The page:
Did you somehow kink or pinch the breather hose coming off the lower end of the engine causing high internal pressures in the engine and forcing oil past the valve guides and rings??

Just a thought.
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Old 07-19-2017, 09:26 AM   #14
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Default Re: Ol smoky the shovelhead

https://en.wikipedia.org/wiki/Piston_ring
4th paragraph from the end says the rings rotate.
From my experience they do rotate. Those that don't are pinned, 2 cycles, and some diesels.
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Old 07-19-2017, 11:08 AM   #15
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Quote:
Originally Posted by joe49 View Post
https://en.wikipedia.org/wiki/Piston_ring
4th paragraph from the end says the rings rotate.
From my experience they do rotate. Those that don't are pinned, 2 cycles, and some diesels.
I have done 2 cycle, and they are pinned to keep the ends from clipping the intake exhaust ports and breaking them. I spent over 30 years doing work on diesels, and yeah, some of them are pinned. But, in all my years of building motors, some multiple times, I have my own design of how to stagger ring gaps. I run into the same motors over and over, and end up doing top end jobs for the same people. When I pull the cylinders, I recognize the stagger that I do on all my motors. Within a degree of exact, less the little rotation pulling the cylinder off. So, I am in disagreement with Wikipedia on that one. Not sure how many mechanics agree or disagree, but in my 40 plus years of motor building, I have never noticed it that they move in the bore. The engineers at HD even tell you to stagger them. Why would they tell you stagger them, for them to eventually find a way to line up, causing pressure leakage? HD, is no the only one to tell you to stagger them either. So, not to be argumentative, but it just don't make sense to me, that a engineer would tell you to waste your time with the stagger. For nothing....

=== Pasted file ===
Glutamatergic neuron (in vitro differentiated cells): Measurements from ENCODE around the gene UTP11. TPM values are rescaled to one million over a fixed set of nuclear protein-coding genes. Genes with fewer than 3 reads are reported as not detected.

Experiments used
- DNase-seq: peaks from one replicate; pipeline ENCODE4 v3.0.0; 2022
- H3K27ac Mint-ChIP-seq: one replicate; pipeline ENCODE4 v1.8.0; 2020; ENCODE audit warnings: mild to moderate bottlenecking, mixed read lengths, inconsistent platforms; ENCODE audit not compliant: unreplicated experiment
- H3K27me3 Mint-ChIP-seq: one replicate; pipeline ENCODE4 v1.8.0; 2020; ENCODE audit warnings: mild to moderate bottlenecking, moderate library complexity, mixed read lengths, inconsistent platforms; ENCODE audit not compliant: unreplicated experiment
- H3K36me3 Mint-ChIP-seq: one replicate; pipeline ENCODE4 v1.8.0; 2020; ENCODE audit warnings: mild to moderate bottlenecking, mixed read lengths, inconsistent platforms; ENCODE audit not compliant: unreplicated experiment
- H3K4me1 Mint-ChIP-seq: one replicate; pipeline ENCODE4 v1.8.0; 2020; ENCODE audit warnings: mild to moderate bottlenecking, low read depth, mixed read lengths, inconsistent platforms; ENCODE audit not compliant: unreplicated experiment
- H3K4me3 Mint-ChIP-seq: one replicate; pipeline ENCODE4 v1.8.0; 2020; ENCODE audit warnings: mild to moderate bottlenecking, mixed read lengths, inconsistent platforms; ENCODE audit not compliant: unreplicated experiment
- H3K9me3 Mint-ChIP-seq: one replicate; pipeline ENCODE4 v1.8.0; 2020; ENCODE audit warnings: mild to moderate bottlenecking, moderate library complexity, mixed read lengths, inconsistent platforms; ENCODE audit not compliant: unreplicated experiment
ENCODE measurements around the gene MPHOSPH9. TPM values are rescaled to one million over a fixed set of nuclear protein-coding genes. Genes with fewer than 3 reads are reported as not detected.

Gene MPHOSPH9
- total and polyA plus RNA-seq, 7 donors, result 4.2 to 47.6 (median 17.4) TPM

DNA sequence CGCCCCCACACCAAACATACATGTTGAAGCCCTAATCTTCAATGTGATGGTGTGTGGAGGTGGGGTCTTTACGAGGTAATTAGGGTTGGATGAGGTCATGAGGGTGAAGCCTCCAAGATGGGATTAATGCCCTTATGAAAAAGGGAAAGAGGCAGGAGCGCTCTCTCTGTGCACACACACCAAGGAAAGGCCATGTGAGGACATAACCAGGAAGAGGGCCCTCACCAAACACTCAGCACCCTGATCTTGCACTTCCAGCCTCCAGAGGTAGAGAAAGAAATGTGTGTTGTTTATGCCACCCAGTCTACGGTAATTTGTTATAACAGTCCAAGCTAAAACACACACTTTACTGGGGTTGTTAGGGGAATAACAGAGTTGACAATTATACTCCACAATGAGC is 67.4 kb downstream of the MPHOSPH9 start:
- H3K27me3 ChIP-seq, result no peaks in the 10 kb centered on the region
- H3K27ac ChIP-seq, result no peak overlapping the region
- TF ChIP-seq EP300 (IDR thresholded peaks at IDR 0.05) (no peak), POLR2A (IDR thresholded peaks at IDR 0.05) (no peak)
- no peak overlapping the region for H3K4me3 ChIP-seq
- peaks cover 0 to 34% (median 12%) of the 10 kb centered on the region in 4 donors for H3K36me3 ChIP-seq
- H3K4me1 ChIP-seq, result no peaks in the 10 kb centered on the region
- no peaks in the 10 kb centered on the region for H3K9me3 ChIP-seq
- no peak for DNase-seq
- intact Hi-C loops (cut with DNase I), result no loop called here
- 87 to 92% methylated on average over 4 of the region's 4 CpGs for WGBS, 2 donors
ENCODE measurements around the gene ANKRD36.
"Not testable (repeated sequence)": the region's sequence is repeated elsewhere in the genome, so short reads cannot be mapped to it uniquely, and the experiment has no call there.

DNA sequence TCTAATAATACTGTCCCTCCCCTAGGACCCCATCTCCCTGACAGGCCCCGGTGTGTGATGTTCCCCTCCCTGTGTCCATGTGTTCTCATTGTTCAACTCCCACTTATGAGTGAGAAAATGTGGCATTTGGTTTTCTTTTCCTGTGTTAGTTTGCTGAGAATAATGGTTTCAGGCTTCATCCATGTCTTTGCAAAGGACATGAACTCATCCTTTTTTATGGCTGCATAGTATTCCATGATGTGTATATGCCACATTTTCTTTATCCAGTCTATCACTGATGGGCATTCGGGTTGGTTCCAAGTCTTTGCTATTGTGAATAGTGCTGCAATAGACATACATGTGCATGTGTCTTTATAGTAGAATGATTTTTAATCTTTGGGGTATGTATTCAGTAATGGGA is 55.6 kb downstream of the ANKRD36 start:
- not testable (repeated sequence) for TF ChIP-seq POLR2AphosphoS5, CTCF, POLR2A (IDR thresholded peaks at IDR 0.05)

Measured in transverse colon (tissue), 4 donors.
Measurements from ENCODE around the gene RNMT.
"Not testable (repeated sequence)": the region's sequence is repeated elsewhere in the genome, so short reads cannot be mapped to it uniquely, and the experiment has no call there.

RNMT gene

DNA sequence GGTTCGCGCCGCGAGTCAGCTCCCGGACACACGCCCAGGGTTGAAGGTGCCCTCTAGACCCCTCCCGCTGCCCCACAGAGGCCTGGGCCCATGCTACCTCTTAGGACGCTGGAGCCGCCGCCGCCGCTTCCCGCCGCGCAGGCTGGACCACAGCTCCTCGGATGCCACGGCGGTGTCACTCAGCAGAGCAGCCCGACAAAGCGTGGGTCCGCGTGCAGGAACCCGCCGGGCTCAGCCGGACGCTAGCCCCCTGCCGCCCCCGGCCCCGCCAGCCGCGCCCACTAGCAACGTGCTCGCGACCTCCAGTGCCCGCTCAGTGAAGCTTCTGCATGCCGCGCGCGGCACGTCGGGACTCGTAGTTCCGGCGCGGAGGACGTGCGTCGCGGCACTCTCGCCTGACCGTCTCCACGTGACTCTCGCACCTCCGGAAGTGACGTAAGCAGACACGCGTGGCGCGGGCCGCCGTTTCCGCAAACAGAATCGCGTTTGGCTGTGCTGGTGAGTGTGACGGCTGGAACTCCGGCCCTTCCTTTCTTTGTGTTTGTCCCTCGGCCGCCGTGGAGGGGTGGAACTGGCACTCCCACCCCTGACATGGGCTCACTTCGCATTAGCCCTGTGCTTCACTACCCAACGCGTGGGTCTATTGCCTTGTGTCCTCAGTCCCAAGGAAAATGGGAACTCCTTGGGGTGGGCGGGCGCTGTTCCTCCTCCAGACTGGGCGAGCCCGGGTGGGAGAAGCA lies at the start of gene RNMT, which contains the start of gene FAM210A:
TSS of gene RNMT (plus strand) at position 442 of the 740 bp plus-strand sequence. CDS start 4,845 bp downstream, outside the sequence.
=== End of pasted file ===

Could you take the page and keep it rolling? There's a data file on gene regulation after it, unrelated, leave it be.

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Old 07-19-2017, 06:36 PM   #16
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Default Re: Ol smoky the shovelhead

Staggering is to cause a labyrinth affect on combustion gas as we all know, and is the best that can be done, unless you go gap-less. I also have been at it for 40+, and I have seen ring position change. As I also stagger the same when installing, I've never had a line up but have seen 90 degree moves.
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Old 07-20-2017, 06:12 PM   #17
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So silly question perhaps. When i buy the rings should i buy 20s to match the piston and bore, or should i buy 30s and file to fit. Obviously not gonna just throw the 20s in without checking gap and all. Curious on the idea. Or would the inner diameter be different by a little as well?
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Old 07-20-2017, 07:12 PM   #18
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Default Re: Ol smoky the shovelhead

I have been hearing that the new manufacturer spec is 20 thousand. If you buy the next oversize you should be able to custom fit what gap you need. I vote get 30's and carefully file away. I would recommend after filing carefully knock down the edges on the end of the ring you juste filed (square we hope!). As my buddy (rip) used to say," motors hate sharp edges"
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Old 07-20-2017, 08:21 PM   #19
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You could do that but the rings are lapped to a specific dimension so they will be a slight difference in the radius. But it will wear in quickly as the tension will be a little higher.
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Old 07-20-2017, 08:42 PM   #20
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Default Re: Ol smoky the shovelhead

Quote:
Originally Posted by shovithead View Post
I spent over 30 years doing work on diesels, and yeah, some of them are pinned. But, in all my years of building motors, some multiple times, I have my own design of how to stagger ring gaps. I run into the same motors over and over, and end up doing top end jobs for the same people. When I pull the cylinders, I recognize the stagger that I do on all my motors. Within a degree of exact, less the little rotation pulling the cylinder off. So, I am in disagreement with Wikipedia on that one. Not sure how many mechanics agree or disagree, but in my 40 plus years of motor building, I have never noticed it that they move in the bore. The engineers at HD even tell you to stagger them. Why would they tell you stagger them, for them to eventually find a way to line up, causing pressure leakage? HD, is no the only one to tell you to stagger them either. So, not to be argumentative, but it just don't make sense to me, that a engineer would tell you to waste your time with the stagger. For nothing....

I totally agree 100%. When I read that I thought that was the craziest thing I have ever read. I've built race engines for 30+ years and like you I set my rings the same way every time. And I have never seen them move one bit when I tore them down.

Like you said if they move why bother installing them in a certain way?